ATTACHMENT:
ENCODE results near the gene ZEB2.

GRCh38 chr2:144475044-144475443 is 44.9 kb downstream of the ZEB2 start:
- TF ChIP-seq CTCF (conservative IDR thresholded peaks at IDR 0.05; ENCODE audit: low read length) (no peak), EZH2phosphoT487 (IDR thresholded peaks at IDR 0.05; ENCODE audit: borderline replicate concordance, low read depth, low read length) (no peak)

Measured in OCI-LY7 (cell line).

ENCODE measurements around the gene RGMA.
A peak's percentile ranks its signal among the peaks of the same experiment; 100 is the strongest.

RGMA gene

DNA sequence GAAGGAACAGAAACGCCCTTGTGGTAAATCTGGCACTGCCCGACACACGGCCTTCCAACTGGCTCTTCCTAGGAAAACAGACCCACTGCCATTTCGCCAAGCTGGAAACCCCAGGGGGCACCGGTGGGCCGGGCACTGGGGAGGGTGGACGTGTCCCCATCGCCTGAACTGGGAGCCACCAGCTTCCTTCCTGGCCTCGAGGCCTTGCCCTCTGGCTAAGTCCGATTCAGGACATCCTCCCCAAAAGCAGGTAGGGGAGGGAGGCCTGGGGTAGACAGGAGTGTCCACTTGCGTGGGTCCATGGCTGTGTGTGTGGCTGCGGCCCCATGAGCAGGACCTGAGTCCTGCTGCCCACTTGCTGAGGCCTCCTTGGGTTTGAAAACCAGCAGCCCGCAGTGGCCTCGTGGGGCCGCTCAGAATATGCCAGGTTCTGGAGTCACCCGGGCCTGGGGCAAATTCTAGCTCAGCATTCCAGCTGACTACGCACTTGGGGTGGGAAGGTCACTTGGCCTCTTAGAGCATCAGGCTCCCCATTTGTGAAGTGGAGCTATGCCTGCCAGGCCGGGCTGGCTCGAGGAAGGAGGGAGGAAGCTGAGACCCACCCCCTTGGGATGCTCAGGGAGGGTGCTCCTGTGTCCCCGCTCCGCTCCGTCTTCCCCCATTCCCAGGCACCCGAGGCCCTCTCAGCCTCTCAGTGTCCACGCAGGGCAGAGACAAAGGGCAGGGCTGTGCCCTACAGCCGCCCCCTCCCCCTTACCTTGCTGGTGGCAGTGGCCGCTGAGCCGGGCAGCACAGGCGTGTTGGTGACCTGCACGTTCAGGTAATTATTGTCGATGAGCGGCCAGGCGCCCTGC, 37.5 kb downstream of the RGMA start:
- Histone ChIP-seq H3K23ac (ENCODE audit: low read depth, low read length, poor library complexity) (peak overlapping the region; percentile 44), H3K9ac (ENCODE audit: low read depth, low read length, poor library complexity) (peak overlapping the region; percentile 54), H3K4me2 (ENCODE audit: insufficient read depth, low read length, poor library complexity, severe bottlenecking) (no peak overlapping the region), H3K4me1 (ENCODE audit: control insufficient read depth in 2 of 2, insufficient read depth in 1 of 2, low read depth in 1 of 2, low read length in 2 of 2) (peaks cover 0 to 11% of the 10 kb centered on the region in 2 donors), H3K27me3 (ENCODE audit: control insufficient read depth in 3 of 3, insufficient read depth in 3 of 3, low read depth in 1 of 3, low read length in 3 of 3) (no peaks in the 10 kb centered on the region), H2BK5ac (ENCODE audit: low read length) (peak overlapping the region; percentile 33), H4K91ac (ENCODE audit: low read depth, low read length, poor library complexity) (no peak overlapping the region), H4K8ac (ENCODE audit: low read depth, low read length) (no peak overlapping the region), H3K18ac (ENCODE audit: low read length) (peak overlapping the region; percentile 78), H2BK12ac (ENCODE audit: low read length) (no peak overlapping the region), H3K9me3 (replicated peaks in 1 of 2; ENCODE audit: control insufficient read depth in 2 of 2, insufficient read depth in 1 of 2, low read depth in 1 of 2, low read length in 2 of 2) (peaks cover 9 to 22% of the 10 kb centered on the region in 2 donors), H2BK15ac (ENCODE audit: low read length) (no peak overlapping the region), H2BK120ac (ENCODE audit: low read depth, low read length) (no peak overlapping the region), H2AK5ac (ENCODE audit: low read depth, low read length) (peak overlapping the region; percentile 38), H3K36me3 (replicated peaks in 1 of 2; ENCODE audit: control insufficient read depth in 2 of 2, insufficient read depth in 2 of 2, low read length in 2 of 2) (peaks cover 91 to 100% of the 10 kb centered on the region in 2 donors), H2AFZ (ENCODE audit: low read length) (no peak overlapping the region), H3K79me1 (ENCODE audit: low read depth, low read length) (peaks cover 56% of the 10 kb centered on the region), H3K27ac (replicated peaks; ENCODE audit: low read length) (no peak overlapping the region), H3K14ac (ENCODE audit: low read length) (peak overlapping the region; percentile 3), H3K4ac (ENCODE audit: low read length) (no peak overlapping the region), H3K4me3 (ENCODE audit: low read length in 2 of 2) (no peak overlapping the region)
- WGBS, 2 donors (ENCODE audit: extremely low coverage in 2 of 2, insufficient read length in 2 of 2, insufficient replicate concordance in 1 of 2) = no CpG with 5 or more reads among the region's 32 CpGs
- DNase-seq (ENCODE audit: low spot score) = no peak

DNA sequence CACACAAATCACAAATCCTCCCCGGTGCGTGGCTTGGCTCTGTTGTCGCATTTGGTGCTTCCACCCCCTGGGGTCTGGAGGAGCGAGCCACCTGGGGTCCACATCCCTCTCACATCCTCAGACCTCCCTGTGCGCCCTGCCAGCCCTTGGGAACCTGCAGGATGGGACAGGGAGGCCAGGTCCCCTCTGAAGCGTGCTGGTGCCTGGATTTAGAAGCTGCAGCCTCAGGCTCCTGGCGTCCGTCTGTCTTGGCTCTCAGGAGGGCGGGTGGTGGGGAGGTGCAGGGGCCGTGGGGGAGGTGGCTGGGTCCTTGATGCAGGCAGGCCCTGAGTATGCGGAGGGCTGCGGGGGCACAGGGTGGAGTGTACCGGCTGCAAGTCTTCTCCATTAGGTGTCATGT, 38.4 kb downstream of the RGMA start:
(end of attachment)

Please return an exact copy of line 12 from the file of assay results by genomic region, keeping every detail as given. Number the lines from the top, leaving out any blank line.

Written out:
DNA sequence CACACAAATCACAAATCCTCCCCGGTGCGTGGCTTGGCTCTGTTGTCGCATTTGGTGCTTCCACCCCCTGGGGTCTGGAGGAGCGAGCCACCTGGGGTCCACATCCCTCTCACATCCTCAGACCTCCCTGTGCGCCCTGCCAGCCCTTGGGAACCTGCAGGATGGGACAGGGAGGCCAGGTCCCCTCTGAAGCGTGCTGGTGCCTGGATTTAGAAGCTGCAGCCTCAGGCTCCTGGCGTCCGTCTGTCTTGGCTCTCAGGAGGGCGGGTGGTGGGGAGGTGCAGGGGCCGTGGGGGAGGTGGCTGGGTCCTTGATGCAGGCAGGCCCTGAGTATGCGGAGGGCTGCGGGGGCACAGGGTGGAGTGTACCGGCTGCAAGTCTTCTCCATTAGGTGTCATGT, 38.4 kb downstream of the RGMA start: